It’s not hard to find other young men prepared to take the risk in the bars of Sanlúcar. After all, it’s just two short runs: from the boat to the car waiting by the beach, and from the car to the boat with two packets each weighing 30 kilos. In return, €3,000.
The police have put many of Sanlúcar’s drugs smugglers behind bars: Iván Odero, El Cagalera, and several members of the Pinilla family… But the boats keep on plying their trade each night. A local bar owner says it’s easy to hear the murmur of the motor, and then imagine the wake of the vessel glistening on the surface of the sea. Everybody round here has seen the boats: rubber dinghies that are loaded up out at sea, or motorboats fitted with up to four 250 horsepower outboard engines, which have crossed over from Morocco. Santiago Villalba, the head of the Civil Guard’s customs team in Cádiz, says that not even his fastest boats can catch them, and that sometimes the smugglers make two crossings a night.
Eduardo Carmona, captain of the Milano II, and a 30-year customs service veteran, remembers the time the pilot of a Moroccan launch gave him the finger after dodging him and speeding off into the night. “It was just over there,” he says, pointing to the marshlands of the Doñana National Park. On another occasion, he caught one who told him what he earned: “€50,000 a night, more than I make in a year.” The Civil Guard patrols the area each day, and also scans it by radar. But officers say their job is getting harder. Carmona says it is only a matter of time before the traffickers start using drones. In the meantime, he admits that it is virtually impossible to detect smugglers among the small fishing boats and leisure craft coming into port each day, what’s more, the traffickers know which areas are covered by radar, making it even more difficult to detect their movements, admits another senior police officer.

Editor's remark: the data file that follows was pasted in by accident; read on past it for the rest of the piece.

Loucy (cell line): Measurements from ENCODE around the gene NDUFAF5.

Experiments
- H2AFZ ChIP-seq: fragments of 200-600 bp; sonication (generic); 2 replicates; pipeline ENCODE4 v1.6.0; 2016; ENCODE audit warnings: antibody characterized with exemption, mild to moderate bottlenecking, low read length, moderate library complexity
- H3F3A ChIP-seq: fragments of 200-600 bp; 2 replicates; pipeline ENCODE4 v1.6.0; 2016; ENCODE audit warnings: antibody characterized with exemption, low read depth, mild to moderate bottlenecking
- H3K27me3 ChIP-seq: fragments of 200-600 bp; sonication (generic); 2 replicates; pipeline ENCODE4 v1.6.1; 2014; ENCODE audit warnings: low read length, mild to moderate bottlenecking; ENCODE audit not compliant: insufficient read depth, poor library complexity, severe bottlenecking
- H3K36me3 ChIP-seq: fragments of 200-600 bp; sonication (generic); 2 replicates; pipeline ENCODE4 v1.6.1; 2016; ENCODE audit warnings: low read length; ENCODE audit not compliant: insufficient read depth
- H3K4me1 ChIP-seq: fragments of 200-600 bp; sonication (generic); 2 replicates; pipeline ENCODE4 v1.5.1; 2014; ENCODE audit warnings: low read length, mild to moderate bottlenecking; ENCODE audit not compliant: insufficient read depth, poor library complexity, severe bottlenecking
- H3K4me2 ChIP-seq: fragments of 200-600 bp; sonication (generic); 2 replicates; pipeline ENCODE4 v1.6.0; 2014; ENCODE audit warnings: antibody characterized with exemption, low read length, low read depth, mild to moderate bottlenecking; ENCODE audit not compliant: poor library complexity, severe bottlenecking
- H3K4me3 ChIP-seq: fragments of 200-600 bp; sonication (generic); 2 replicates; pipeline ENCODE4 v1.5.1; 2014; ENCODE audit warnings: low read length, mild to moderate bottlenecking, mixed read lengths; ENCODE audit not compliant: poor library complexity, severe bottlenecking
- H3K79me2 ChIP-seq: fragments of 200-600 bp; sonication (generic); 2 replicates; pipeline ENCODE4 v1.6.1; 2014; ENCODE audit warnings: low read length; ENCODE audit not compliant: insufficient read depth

Villalba says the structure of the different drug gangs is similar: “They are like companies.” The hashish is usually provided by a Moroccan kingpin (typically the owner of a plantation) with a partner in Spain whose job is to contact a team set up here to collect drugs shipments, take them somewhere safe, look after them, and then distribute them when necessary. Spain is the entry point for 75 percent of the hashish that comes into Europe, attracting buyers from all over the continent.
If the shipment is lost at sea, that is the supplier’s problem. But once it reaches land, if something goes wrong, the local team has to answer. And they do: two young girls were kidnapped during the Civil Guard’s Operation Vuelca, which led to the arrest of 34 members of a gang that stole drugs from other gangs. If hashish goes missing, its loss has to be explained. This typically involves sending a newspaper clipping to Morocco reporting a police seizure. When a boat is overturned at sea, as happened in March, and packets are washed ashore, the supplier sends bogus buyers to the area to locate his goods. All packets are stamped with a mark – a four-leaf clover, the badge of a soccer team, a letter – allowing owners to identify their product. They are easy to identify, and they eventually turn up.